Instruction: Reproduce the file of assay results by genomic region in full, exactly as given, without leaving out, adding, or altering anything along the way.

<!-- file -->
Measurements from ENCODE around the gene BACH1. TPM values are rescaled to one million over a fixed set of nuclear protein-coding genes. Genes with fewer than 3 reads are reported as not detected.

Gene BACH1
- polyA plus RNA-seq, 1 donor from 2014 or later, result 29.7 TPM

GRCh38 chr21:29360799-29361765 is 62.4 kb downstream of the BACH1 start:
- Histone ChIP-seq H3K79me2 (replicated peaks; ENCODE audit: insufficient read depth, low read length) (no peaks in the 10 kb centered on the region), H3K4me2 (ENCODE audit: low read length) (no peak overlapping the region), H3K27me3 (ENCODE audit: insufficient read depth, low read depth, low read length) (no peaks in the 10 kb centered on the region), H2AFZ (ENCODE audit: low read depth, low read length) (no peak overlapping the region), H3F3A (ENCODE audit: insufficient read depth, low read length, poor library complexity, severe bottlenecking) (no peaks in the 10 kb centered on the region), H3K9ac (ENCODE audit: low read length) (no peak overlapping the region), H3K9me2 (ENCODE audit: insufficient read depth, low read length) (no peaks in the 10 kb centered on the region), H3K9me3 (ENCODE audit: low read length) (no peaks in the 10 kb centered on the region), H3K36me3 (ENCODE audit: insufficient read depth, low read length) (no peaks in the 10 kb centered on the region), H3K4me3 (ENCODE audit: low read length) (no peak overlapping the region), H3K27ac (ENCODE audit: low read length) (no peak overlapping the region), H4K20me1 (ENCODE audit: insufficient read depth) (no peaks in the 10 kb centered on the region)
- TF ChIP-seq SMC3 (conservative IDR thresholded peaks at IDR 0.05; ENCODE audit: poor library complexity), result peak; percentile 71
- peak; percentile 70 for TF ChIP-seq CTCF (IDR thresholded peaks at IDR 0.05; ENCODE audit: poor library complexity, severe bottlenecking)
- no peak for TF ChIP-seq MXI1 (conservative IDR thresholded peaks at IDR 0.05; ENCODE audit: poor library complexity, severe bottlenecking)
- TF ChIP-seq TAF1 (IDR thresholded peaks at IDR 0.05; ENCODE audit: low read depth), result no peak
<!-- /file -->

Measurements from ENCODE around the gene BACH1. TPM values are rescaled to one million over a fixed set of nuclear protein-coding genes. Genes with fewer than 3 reads are reported as not detected.

Gene BACH1
- polyA plus RNA-seq, 1 donor from 2014 or later, result 29.7 TPM

GRCh38 chr21:29360799-29361765 is 62.4 kb downstream of the BACH1 start:
- Histone ChIP-seq H3K79me2 (replicated peaks; ENCODE audit: insufficient read depth, low read length) (no peaks in the 10 kb centered on the region), H3K4me2 (ENCODE audit: low read length) (no peak overlapping the region), H3K27me3 (ENCODE audit: insufficient read depth, low read depth, low read length) (no peaks in the 10 kb centered on the region), H2AFZ (ENCODE audit: low read depth, low read length) (no peak overlapping the region), H3F3A (ENCODE audit: insufficient read depth, low read length, poor library complexity, severe bottlenecking) (no peaks in the 10 kb centered on the region), H3K9ac (ENCODE audit: low read length) (no peak overlapping the region), H3K9me2 (ENCODE audit: insufficient read depth, low read length) (no peaks in the 10 kb centered on the region), H3K9me3 (ENCODE audit: low read length) (no peaks in the 10 kb centered on the region), H3K36me3 (ENCODE audit: insufficient read depth, low read length) (no peaks in the 10 kb centered on the region), H3K4me3 (ENCODE audit: low read length) (no peak overlapping the region), H3K27ac (ENCODE audit: low read length) (no peak overlapping the region), H4K20me1 (ENCODE audit: insufficient read depth) (no peaks in the 10 kb centered on the region)
- TF ChIP-seq SMC3 (conservative IDR thresholded peaks at IDR 0.05; ENCODE audit: poor library complexity), result peak; percentile 71
- peak; percentile 70 for TF ChIP-seq CTCF (IDR thresholded peaks at IDR 0.05; ENCODE audit: poor library complexity, severe bottlenecking)
- no peak for TF ChIP-seq MXI1 (conservative IDR thresholded peaks at IDR 0.05; ENCODE audit: poor library complexity, severe bottlenecking)
- TF ChIP-seq TAF1 (IDR thresholded peaks at IDR 0.05; ENCODE audit: low read depth), result no peak